Iran bans the country's two remaining official opposition parties
Washington Post / Thomas Erdbrink

Iranian authorities banned the country's two remaining official opposition parties Monday after two of their leaders received prison sentences.

The move, subject to confirmation by Iran's judiciary, effectively silences the last parties legally permitted to promote political change in Iran and prevents foes of President Mahmoud Ahmadinejad from gaining power through elections.

The parties, the Islamic Iran Participation Front and the Mujaheddin of the Islamic Revolution Organization, advocated more civil liberties and changes in Iran's system of Shiite religious rule. Together they formed one of the country's main political blocs.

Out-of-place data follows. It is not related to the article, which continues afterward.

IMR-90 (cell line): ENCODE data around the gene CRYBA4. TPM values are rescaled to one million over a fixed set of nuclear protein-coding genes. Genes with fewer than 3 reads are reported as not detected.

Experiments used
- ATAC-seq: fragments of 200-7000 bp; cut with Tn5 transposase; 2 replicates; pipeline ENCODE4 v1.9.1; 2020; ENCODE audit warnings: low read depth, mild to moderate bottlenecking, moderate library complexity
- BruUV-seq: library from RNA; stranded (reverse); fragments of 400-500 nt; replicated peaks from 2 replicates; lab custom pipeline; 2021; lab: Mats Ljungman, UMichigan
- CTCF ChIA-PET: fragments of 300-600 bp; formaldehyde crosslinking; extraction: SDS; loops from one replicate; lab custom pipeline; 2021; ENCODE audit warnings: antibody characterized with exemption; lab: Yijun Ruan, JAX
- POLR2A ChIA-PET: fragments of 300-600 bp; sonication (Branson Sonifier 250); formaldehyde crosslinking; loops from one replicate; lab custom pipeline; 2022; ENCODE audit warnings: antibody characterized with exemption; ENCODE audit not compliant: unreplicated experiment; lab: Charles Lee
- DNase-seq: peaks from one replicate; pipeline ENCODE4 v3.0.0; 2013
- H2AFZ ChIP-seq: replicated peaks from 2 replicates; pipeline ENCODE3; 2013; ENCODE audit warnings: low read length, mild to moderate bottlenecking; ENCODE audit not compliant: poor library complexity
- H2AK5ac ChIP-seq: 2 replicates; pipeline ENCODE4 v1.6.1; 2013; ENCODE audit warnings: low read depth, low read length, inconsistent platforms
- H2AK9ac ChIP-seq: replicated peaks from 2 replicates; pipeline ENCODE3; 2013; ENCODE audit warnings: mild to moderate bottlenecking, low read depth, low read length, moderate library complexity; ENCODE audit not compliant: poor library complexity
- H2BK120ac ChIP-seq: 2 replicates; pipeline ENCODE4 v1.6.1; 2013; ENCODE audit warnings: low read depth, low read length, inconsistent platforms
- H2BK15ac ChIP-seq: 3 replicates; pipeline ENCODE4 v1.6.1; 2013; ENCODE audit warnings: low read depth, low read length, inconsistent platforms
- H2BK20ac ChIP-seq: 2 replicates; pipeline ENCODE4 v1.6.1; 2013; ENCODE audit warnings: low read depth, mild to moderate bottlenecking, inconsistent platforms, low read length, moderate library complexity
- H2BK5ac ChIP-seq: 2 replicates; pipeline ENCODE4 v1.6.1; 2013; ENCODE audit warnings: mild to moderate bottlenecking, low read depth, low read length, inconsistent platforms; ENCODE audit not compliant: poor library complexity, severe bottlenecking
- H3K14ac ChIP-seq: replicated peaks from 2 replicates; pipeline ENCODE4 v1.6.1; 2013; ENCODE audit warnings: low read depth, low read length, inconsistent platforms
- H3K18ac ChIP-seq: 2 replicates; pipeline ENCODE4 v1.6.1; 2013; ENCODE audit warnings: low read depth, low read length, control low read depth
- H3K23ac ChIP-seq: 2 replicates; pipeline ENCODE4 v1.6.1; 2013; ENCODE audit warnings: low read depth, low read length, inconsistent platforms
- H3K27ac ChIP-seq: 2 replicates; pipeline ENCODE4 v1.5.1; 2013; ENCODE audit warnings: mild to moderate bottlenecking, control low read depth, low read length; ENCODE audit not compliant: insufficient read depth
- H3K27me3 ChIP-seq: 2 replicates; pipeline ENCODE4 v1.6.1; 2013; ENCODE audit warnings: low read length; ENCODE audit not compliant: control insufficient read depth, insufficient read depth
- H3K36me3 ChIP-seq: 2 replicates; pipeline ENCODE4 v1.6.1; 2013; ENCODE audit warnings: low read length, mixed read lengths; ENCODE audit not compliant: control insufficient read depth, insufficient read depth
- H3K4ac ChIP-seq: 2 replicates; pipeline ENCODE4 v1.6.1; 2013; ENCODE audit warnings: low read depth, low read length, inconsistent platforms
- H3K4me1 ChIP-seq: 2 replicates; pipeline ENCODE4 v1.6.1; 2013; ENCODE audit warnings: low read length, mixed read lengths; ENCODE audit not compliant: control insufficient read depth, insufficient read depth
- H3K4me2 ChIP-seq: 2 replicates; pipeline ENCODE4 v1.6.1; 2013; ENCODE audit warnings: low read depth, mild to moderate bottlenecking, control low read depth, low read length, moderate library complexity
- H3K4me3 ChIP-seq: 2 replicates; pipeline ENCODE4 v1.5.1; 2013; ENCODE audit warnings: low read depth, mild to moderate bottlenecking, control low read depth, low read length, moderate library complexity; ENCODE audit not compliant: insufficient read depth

The action follows the sentencing Sunday of two of the parties' leading ideologues -- Mohsen Mirdamadi of the Front and Mostafa Tajzadeh of the Mujaheddin -- to six years in prison. They were also banned for 10 years from political activities after being found guilty of illegal assembly, conspiring against national security and propagating falsehoods against the state.

Both were among the leaders of young militants who seized the U.S. Embassy in Tehran in November 1979 and held 53 Americans hostage for more than a year. They backed Ahmadinejad's main challengers in Iran's presidential election last June.

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